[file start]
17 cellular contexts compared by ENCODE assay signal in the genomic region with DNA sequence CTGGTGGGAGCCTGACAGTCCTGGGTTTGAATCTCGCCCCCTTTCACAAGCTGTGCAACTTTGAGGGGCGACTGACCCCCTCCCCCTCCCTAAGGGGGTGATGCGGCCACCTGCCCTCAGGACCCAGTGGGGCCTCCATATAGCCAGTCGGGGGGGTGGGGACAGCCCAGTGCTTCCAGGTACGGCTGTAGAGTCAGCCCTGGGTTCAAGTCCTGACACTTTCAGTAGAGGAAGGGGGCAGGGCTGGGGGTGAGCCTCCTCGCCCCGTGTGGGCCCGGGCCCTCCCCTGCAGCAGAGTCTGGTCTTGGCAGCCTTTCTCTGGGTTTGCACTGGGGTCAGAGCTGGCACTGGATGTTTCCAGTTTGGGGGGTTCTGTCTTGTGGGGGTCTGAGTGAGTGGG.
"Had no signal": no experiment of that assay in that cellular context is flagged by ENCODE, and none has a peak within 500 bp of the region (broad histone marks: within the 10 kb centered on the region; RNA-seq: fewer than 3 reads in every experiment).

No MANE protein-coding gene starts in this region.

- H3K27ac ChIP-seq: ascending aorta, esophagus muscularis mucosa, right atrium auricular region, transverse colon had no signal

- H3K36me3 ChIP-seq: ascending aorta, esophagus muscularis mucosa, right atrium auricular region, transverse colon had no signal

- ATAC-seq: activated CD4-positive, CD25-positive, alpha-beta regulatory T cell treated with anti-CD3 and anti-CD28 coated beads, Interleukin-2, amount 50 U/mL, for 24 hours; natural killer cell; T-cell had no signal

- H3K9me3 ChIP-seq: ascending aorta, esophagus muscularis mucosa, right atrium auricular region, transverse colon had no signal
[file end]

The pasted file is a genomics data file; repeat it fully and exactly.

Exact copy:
17 cellular contexts compared by ENCODE assay signal in the genomic region with DNA sequence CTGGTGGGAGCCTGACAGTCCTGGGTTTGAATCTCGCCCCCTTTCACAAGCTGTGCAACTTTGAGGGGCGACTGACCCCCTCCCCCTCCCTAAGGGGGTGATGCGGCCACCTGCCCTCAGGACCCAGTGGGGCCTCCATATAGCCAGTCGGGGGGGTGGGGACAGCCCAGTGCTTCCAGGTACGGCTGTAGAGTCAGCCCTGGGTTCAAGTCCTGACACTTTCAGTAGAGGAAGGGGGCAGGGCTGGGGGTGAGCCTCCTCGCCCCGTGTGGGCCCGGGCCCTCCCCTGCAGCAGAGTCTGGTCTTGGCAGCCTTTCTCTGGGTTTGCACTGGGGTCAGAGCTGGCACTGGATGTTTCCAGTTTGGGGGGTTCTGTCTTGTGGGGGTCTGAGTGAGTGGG.
"Had no signal": no experiment of that assay in that cellular context is flagged by ENCODE, and none has a peak within 500 bp of the region (broad histone marks: within the 10 kb centered on the region; RNA-seq: fewer than 3 reads in every experiment).

No MANE protein-coding gene starts in this region.

- H3K27ac ChIP-seq: ascending aorta, esophagus muscularis mucosa, right atrium auricular region, transverse colon had no signal

- H3K36me3 ChIP-seq: ascending aorta, esophagus muscularis mucosa, right atrium auricular region, transverse colon had no signal

- ATAC-seq: activated CD4-positive, CD25-positive, alpha-beta regulatory T cell treated with anti-CD3 and anti-CD28 coated beads, Interleukin-2, amount 50 U/mL, for 24 hours; natural killer cell; T-cell had no signal

- H3K9me3 ChIP-seq: ascending aorta, esophagus muscularis mucosa, right atrium auricular region, transverse colon had no signal